From Wikipedia, the free encyclopedia
Jump to: navigation, search

Geomicrobiology is the scientific field at the intersection of geology and microbiology. The field of geomicrobiology concerns the role of microbe and microbial processes in geological and geochemical processes and vice versa. The field is especially important when dealing with microorganisms in aquifers and public drinking water supplies.[1]


Microbe-aquifer interactions[edit]

Microorganisms are known to affect aquifers by modifying their rates of dissolution. In the karstic Edwards Aquifer, microbes colonizing the aquifer surfaces enhance the dissolution rates of the host rock.[2]


Another area of investigation in geomicrobiology is the study of extremophile organisms, the microorganisms that thrive in environments normally considered hostile to life. Such environments may include extremely hot (hot springs or mid-ocean ridge black smoker) environments, extremely saline environments, or even space environments such as Martian soil or comets.[3]

Recent observations and research in hyper-saline lagoon environments in Brazil and Australia have shown that anaerobic sulfate-reducing bacteria may be directly involved in the formation of dolomite[citation needed]. This suggests the alteration and replacement of limestone sediments by dolomitization in ancient rocks was possibly aided by ancestors to these anaerobic bacteria.

Environmental remediation[edit]

Microbes are being studied and used to degrade organic and even nuclear waste pollution (see Deinococcus radiodurans) and assist in environmental cleanup. An application of geomicrobiology is bioleaching, the use of microbes to extract metals from mine waste.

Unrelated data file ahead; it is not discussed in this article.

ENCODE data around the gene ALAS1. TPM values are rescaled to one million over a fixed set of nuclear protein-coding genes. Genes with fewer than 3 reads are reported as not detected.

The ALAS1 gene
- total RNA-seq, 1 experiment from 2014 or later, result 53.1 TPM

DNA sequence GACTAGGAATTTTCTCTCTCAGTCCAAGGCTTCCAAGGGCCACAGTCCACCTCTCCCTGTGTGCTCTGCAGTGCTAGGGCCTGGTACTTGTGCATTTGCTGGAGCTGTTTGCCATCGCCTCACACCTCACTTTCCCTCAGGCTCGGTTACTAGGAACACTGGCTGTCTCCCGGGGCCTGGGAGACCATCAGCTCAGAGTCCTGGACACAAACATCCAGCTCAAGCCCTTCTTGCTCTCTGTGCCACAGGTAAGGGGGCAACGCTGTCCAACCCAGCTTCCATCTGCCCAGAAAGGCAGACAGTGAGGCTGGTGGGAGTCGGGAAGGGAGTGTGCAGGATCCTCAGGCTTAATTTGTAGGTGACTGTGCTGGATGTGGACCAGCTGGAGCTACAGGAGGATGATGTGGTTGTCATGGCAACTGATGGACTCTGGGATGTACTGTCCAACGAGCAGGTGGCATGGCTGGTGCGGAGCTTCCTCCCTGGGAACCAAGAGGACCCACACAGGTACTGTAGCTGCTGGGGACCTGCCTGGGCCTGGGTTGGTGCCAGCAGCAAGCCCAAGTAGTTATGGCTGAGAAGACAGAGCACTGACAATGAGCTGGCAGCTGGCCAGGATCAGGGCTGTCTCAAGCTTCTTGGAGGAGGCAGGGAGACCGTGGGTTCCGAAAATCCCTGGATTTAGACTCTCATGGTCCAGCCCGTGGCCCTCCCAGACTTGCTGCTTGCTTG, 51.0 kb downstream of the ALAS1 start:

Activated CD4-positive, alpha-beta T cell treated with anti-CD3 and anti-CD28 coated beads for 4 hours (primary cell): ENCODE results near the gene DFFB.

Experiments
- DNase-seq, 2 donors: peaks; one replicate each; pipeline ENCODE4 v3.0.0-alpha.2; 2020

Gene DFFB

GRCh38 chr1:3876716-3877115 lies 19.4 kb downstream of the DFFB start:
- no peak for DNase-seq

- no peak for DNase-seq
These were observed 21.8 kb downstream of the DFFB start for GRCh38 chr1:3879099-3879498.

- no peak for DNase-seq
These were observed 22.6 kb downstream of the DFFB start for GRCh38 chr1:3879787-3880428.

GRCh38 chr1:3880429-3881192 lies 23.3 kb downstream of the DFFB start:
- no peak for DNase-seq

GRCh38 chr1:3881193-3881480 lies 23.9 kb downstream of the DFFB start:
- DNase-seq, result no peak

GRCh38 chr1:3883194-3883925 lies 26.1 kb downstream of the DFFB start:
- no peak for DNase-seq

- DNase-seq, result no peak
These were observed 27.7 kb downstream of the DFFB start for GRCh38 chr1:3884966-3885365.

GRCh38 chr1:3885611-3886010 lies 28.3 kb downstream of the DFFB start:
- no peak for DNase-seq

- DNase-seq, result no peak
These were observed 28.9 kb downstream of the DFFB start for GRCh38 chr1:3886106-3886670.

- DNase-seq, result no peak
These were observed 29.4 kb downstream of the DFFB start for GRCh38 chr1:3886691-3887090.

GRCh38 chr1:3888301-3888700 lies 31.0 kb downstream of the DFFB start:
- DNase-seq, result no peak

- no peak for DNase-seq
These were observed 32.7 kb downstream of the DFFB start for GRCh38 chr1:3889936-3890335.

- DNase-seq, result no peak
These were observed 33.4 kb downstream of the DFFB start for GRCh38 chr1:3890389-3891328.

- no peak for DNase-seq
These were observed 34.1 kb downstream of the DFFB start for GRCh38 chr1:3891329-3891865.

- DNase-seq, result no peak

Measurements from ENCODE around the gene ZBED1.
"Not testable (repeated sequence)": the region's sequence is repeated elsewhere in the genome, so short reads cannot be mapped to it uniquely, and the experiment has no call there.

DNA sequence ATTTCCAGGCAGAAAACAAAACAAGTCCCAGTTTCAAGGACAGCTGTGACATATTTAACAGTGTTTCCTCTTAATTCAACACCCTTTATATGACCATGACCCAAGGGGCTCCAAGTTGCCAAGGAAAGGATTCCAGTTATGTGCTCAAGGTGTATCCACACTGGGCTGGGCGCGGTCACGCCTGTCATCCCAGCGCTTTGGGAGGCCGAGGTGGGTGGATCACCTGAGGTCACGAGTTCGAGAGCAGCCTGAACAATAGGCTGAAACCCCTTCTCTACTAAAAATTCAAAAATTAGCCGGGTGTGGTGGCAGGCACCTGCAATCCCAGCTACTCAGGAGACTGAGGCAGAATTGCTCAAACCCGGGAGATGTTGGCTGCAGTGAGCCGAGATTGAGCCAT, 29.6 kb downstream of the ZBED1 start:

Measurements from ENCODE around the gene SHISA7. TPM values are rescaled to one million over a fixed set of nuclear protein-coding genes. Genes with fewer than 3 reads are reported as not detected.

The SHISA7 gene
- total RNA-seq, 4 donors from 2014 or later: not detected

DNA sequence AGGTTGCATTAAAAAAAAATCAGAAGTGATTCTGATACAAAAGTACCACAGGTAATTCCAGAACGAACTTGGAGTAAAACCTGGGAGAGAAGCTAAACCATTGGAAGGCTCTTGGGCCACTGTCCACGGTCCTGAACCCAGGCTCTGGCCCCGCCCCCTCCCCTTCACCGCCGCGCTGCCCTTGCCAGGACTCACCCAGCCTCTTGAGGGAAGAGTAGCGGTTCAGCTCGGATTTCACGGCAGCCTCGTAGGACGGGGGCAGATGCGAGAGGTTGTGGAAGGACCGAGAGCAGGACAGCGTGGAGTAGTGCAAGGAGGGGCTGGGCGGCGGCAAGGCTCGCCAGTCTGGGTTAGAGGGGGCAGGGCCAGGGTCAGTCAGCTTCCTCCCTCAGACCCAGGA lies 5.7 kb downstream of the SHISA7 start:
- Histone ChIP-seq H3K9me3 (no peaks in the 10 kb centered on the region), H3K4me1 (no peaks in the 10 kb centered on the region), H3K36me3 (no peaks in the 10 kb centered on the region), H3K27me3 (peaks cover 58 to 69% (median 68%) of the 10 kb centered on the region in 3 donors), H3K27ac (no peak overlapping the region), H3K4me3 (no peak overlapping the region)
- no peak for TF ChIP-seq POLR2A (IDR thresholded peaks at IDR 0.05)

Microbially precipitated minerals[edit]

Some bacteria use metal ions as their energy source. They convert (or chemically reduce) the dissolved metal ions from one electrical state to another. This reduction releases energy for the bacteria's use, and, as a side product, serves to concentrate the metals into what ultimately become ore deposits. Certain iron, uranium and even gold ores are thought to have formed as the result of microbe action.[citation needed]

Microbial degradation of hydrocarbons[edit]

Microbes can affect the quality of oil and gas deposits through their metabolic processes.[4] Microbes can influence the development of hydrocarbons by being present at the time of deposition of the source sediments or by dispersing through the rock column to colonize reservoir or source lithologies after the generation of hydrocarbons.

See also[edit]


  1. ^ Canfield, D.E.; Kristensen, E.; Thamdrup, B. (2005). Aquatic geomicrobiology (Transferred to digital print ed.). London: Elsevier Acad. Press. ISBN 0121583406. 
  2. ^ Gray, C.J.; Engel, A.S. (2013). "Microbial diversity and impact on carbonate geochemistry across a changing geochemical gradient in a karst aquifer.". The ISME Journal. 7: 325–337. 
  3. ^ Konhauser, K. (2007). Introduction to geomicrobiology. Malden, MA: Blackwell Pub. ISBN 1444309021. 
  4. ^ Leahy, J. G.; Colwell, R. R. (1990). "Microbial degradation of hydrocarbons in the environment". Microbiological Reviews. 54 (3): 305–315. 

Further reading[edit]

  • Ehrlich, Henry Lutz; Newman, Dianne K., eds. (2008). Geomicrobiology. (5th ed.). Hoboken: Taylor & Francis Ltd. ISBN 0849379075. 
  • Jain, Sudhir K.; Khan, Abdul Arif; Rai, Mahendra K. (2010). Geomicrobiology. Enfield, NH: Science Publishers. ISBN 1439845107. 
  • Kirchman, David L. (2012). Processes in microbial ecology. Oxford: Oxford University Press. ISBN 0199586934. 
  • Loy, Alexander; Mandl, Martin; Barton, Larry L., eds. (2010). Geomicrobiology molecular and environmental perspective. Dordrecht: Springer. ISBN 9048192048. 
  • Nagina, Parmar; Ajay, Singh, eds. (2014). Geomicrobiology and Biogeochemistry. Berlin, Heidelberg: Springer Berlin Heidelberg. ISBN 3642418376. 

External links[edit]